Everyone knows you’d rather use your first name and the year you were born for your password – even hackers.
And because of technological advancements, hackers can jailbreak a password like “jim725” in 54 milliseconds. Capitalizing the “J” in “jim”? One second. Add an “!” at the end? About 22 seconds.
And, Bam!, a hacker can go on a field day, getting your credit card information, banking info, log-in information for every site you visit or shop at.
Even though password managers have saved the day for the millions of people who use them, using passwords like “$h5R0n782%9^K” might seem silly to the multi-millions who don’t and would rather stick with something they can remember or something they can stick in a note on their phone (which, by the way, if your phone gets hacked, the passwords you’ve put in there will get hijacked, too).
“But, research reveals people still use basic passwords and patterns for memory’s sake, and worse yet, many reuse the same password across accounts – culminating in an ideal playing field for cybercriminals.”
Ready to get serious about your passwords?
If you want to take 10 seconds to see how strong your password is, go to this password strength checker and see for yourself. If the result is longer than you think you’ll live, then maybe – maybe – you’re ok. But, if the result comes back with an answer of minutes, months, or a few years, just remember in the hacker world, it’s man vs. machine and the machine doesn’t sleep.
Still, improving your password hygiene is not a time-waster nor is it as difficult as everyone thinks it is, Higgins says. When ConsumerAffairs asked him for a simple list of best practices to make passwords “uncrackable,” here’s what he shared…
Long and complex passwords are the hardest to crack. Higgins’ best advice for ideal password length is 12 or more characters, including a mix of lowercase and uppercase letters, numbers and special symbols (an exclamation point or # symbol, for example). “Research shows that a 12-character password could take 27,000 years to crack and cost hackers $6.4 trillion to do so – a sound deterrence strategy!” Higgins emphasized.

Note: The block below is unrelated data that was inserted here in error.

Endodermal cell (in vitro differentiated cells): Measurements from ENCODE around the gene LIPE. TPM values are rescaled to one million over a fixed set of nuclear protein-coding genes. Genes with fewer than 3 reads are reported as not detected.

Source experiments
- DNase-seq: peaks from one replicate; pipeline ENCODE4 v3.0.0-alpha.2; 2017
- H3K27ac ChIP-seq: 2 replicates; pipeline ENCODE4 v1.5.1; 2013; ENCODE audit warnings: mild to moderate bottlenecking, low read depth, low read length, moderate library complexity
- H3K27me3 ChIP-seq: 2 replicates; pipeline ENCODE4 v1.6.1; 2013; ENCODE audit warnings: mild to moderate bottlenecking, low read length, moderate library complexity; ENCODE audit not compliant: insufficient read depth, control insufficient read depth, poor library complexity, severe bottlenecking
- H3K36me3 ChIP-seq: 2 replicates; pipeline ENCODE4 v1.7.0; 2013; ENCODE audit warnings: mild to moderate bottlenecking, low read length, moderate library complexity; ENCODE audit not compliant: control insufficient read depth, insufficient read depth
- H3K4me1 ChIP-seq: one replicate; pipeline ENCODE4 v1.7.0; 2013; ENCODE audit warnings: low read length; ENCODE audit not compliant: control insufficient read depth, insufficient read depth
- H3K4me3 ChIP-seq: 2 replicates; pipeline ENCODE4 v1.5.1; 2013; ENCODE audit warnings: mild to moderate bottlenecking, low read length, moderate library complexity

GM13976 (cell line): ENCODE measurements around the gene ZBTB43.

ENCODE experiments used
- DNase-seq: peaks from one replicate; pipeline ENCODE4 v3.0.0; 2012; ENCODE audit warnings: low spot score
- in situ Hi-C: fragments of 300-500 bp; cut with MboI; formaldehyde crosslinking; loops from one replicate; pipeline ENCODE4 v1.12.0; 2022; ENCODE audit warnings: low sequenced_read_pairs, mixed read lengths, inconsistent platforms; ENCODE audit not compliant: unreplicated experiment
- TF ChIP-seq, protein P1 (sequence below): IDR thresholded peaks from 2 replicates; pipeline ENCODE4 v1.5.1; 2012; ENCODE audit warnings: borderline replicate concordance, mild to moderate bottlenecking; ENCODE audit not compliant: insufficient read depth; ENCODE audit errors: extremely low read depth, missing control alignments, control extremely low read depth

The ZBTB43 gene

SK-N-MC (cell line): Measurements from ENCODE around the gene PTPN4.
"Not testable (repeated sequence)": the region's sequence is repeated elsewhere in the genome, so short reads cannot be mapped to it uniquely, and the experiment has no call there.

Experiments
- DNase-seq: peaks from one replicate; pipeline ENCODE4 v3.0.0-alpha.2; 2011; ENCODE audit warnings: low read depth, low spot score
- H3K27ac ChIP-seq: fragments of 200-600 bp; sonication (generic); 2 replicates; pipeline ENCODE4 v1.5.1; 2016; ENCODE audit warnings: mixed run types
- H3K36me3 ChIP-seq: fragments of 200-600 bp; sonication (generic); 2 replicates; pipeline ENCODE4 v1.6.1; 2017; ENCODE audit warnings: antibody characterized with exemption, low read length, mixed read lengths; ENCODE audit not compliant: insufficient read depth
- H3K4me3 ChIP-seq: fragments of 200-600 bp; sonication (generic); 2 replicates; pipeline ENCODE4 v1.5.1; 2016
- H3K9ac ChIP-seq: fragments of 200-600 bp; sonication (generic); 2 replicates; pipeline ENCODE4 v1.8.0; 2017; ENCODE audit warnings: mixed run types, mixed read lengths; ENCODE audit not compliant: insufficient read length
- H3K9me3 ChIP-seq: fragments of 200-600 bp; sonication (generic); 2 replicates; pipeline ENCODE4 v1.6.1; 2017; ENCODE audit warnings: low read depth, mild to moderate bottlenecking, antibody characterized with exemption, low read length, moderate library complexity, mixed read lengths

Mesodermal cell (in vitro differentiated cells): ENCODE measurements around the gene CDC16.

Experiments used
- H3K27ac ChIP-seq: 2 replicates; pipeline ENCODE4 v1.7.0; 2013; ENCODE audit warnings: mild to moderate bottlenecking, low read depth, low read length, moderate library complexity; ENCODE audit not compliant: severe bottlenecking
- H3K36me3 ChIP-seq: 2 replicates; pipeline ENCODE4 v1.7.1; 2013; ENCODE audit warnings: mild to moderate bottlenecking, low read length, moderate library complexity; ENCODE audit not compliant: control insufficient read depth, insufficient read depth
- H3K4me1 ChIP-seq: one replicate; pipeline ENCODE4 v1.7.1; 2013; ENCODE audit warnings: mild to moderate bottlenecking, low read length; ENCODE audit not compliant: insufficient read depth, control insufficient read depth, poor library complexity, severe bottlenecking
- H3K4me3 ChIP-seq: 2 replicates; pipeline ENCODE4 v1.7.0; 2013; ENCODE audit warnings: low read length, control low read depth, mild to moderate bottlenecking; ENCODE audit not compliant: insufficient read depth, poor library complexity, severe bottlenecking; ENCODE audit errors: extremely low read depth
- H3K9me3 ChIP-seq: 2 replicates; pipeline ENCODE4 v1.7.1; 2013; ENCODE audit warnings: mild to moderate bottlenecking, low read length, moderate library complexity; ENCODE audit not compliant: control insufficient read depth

Consider using a ‘passphrase’ to create a complex password where a sequence of words or other text is strung together. As an example, researchers at the University of California at Santa Barbara’s Life Sciences Computing group suggest something like this for a chocolate lover: i<3ch0c0L8mmm.
Avoid using easily researched answers to security questions, such as the city you were born in, a pet’s name, or your childhood best friend. Social media makes the answers to such questions easy to find.
Do not use the same password across multiple accounts. Using a different password for each and every account can be a pain and make credentials difficult to remember, but it will be even more painful if you have to recover from a data breach due to poor password hygiene—because, if you are a “password repeater,” once a cybercriminal has hacked one of your accounts, they can easily do the same across all your accounts.
Password manager software is a great way to manage all your online credentials, including usernames and passwords. Higgins gives password managers two thumbs up because they store credentials in a safe, encrypted database that generates new logins when needed. And, it’s not as difficult as it seems, either. “Users only need to remember one master password, because password managers automatically plug in stored passwords when you visit a site,” he said.